(CNN)A senior US general has confirmed that the US has ended a classified CIA program to arm anti-Assad rebels in Syria.
Appearing at the Aspen Security Forum on Friday, General Raymond Thomas, head of US Special Operations Command, said the decision was not made to appease Russia which supports Assad.
“From at least what I know about that program and the decision to end it, absolutely not a sop to the Russians,” Thomas said. “It was I think based on an assessment of the nature of the program, what we’re trying to accomplish, the viability of it going forward and it was a tough tough decision.”
John Brennan, who served as director of the CIA under President Barack Obama was also asked about the decision at Aspen by CNN’s Elise Labott. He did not talk about the specifics of the program, but he said the anti-Assad rebels deserve US support.
Thomas went on to offer extended comments on a number of national security and military matters at Aspen.
On the fight against ISIS, Thomas made clear the US military understands President Donald Trump wants to do more than just defeat the terror group.
“The description of our mission is pretty clear. It is now to annihilate ISIS,” he said. “We all got the message, in fact, we are pressing as hard as we can.”
Commanders have pointed to efforts to isolate and kill foreign fighters so they cannot escape. Thomas estimated the coalition has killed 60,000 to 70,000 ISIS fighters, but the US coalition has not confirmed that number.
Thomas offered unusually candid public remarks for a US four-star general about the capabilities of Iraqi Kurds when they first began to fight ISIS in 2014.
“I was personally disappointed with the Peshmerga,” he said. “Again I spent 15 months in Mosul, so I knew the Kurds very well, they talked a good game, it was a pretty army, it didn’t fight very well when push came to shove. So we’ve had to bring them up to a level of competency that you would’ve have hoped was better beforehand but they are now contributing pretty actively.”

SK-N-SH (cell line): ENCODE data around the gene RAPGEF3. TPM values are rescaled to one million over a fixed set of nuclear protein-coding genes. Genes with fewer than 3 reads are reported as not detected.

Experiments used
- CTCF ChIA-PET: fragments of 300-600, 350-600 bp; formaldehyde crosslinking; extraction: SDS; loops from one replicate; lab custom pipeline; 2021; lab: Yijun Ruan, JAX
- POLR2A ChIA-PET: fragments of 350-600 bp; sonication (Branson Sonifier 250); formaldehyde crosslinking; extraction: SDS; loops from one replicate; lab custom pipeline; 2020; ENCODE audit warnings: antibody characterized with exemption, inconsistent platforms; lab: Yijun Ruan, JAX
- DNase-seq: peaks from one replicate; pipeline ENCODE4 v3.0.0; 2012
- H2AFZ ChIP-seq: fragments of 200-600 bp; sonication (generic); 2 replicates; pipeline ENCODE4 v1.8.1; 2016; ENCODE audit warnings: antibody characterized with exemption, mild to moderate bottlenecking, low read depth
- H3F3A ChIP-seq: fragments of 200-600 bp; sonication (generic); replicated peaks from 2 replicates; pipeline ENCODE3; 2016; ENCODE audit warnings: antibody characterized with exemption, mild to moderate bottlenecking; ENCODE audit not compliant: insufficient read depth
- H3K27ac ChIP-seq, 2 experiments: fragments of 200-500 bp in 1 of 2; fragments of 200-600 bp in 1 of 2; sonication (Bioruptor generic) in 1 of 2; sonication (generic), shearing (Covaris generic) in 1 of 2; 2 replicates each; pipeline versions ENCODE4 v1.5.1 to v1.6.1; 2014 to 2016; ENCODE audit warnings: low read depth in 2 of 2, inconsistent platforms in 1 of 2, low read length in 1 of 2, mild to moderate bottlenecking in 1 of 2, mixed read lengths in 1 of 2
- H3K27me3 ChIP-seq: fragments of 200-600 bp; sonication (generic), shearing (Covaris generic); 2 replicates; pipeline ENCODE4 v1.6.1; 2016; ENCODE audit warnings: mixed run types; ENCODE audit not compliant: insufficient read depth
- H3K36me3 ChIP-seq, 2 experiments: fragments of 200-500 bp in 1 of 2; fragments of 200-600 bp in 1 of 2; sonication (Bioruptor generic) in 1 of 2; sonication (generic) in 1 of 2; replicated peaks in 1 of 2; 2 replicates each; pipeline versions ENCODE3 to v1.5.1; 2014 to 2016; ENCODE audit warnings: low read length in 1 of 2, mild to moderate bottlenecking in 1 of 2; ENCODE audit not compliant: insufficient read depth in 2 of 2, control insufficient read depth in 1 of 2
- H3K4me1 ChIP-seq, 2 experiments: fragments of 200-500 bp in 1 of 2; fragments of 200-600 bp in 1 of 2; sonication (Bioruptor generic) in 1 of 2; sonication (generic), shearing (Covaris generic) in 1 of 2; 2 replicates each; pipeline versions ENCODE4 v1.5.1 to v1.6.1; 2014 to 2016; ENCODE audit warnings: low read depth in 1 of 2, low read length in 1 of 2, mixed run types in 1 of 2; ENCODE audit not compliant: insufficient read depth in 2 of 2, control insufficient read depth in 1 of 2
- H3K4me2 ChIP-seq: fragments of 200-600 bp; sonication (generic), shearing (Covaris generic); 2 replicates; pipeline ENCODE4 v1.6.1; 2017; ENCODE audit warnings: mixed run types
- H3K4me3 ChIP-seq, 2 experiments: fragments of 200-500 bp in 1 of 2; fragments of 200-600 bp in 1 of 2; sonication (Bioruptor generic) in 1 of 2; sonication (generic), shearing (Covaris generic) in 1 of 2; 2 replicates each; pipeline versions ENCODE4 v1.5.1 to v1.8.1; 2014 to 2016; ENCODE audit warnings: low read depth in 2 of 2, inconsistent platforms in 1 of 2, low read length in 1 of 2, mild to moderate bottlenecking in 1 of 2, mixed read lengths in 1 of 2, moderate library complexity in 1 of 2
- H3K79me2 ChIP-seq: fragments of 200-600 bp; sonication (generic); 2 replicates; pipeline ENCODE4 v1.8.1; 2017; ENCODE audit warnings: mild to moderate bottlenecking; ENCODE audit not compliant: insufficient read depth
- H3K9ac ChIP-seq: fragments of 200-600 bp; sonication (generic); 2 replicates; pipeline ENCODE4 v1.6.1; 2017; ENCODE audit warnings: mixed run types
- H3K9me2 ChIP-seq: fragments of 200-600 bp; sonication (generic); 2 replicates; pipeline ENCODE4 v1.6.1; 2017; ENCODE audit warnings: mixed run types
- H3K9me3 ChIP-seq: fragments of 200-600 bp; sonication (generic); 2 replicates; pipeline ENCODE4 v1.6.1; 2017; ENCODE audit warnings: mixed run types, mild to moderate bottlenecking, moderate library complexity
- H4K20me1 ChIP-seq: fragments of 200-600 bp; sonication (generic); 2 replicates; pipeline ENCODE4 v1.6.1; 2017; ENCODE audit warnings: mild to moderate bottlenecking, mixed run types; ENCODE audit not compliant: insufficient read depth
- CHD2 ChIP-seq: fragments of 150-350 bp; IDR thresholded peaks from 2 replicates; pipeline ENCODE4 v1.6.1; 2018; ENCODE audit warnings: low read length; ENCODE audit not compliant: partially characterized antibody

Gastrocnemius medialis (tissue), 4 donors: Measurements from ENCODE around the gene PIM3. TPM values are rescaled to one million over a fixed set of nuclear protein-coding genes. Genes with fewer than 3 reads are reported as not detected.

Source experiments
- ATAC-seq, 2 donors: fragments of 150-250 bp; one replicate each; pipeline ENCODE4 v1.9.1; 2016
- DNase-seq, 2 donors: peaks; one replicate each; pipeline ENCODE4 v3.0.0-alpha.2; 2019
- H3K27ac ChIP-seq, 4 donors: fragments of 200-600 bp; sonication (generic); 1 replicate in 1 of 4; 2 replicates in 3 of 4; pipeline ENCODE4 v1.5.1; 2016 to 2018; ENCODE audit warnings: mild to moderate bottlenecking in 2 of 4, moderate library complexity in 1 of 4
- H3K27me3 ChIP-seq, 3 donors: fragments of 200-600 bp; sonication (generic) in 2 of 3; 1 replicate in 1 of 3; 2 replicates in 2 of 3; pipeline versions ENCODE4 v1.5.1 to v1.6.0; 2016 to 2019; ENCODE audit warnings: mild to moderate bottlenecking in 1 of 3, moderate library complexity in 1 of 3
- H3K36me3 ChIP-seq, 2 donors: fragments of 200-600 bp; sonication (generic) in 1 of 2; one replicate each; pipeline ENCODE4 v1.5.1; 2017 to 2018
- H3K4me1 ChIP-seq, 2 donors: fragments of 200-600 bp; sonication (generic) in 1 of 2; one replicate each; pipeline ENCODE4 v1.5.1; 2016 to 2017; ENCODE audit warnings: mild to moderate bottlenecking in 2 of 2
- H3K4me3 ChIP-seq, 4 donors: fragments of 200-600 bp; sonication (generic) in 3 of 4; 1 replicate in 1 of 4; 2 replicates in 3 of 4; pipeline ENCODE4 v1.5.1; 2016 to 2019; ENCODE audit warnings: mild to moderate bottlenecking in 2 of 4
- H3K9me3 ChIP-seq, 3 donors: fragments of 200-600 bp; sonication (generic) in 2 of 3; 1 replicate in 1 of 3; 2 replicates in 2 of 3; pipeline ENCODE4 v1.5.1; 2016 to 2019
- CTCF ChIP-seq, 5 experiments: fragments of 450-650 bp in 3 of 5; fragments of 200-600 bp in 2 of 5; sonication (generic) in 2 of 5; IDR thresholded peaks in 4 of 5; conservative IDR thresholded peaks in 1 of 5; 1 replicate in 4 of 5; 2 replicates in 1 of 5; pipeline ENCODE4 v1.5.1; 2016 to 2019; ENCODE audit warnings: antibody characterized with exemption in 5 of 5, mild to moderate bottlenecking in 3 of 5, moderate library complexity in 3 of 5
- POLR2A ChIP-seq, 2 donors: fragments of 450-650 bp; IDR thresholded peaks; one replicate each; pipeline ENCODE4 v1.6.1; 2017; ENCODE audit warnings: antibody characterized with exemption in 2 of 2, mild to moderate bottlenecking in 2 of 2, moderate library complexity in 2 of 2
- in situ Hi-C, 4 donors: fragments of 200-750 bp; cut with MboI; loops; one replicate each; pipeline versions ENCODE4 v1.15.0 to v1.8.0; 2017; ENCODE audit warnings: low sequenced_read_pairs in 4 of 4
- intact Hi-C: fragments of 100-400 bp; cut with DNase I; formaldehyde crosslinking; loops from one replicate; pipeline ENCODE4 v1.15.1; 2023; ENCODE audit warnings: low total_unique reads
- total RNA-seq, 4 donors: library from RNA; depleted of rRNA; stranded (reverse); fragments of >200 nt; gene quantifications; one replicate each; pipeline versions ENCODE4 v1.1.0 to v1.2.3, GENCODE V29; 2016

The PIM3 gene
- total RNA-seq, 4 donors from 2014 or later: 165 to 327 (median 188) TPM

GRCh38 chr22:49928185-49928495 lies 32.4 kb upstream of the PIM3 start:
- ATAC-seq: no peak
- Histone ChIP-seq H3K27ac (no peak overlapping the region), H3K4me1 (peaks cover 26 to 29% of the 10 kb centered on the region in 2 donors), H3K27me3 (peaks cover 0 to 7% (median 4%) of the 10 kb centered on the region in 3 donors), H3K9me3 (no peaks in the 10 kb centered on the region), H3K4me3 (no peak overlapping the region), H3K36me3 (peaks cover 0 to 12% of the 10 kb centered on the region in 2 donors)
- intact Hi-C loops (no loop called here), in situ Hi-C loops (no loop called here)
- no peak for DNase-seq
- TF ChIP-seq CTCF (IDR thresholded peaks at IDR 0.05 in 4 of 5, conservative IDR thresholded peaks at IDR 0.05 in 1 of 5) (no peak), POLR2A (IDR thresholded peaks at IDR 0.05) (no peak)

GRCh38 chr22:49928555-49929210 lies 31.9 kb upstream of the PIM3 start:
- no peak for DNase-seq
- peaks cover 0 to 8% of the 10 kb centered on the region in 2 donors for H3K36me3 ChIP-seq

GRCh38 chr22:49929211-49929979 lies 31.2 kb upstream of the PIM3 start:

Thomas observed how the fight against ISIS has grown tougher in some respects and noted that Iranian forces and Iran backed groups are now a factor, saying “it’s also an indescribably complex environment when we are a coffee-breath close to Shia Popular Mobilization Forces riding around us, riding in M1 tanks that we provided the Iraqi army back in the day.”
Thomas even revealed that during a trip to Erbil, Iraq, his plane happened to be parked next to the plane of Maj. Gen. Qasem Soleimani, the Iranian commander of the Quds Force.
“We bump into them everywhere,” Thomas said of the Iranians.
On the question of the fate of Abu Bakr al-Baghdadi, Thomas said he still is relevant as the “iconic” head of ISIS. But he added that “we haven’t heard from him lately, he’s been an utterly ineffective leader by our assessment, if at all.”
“I monitor the same reports that everybody else does that he’s dead, you know that he’s not quite dead yet, he might be south of Raqqa. The bottom line is we will get him eventually, it’s not safe for him on this earth for what he’s done and what his organization has done,” Thomas said.
Thomas was one of three senior US figures to state that Baghdadi is still alive on Friday, along with Secretary of State James Mattis and National Counterterrorism Center Director Nick Rasmussen.
Mattis told reporters, “I think Baghdadi is alive. I think that he is alive and I’ll believe otherwise when we know we’ve killed him. But we’re going after him but we assume he’s alive”
Rasmussen also appeared in Aspen, saying he’s “seen nothing that would lead me to believe that the leader of ISIS has been removed from the battlefield.”
Thomas went on to say, “We have absolutely dismantled his network, I mean everyone who worked for him initially is dead or gone. Everybody who stepped to the plate the next time is dead or gone. Down through a network where we have killed a conservative estimate of 60,000 to 70,000 of his followers.”
Thomas also publicly disclosed that, in the past, US troops have come close to getting Baghdadi.
“In fact sometimes we’ve been closer than we know, it’s just the vagaries of combat I think and counterterrorism targeting,” he said. “There were points in time where we’re particularly close to him, unfortunately there were some leaks about what we were up to at that time.”
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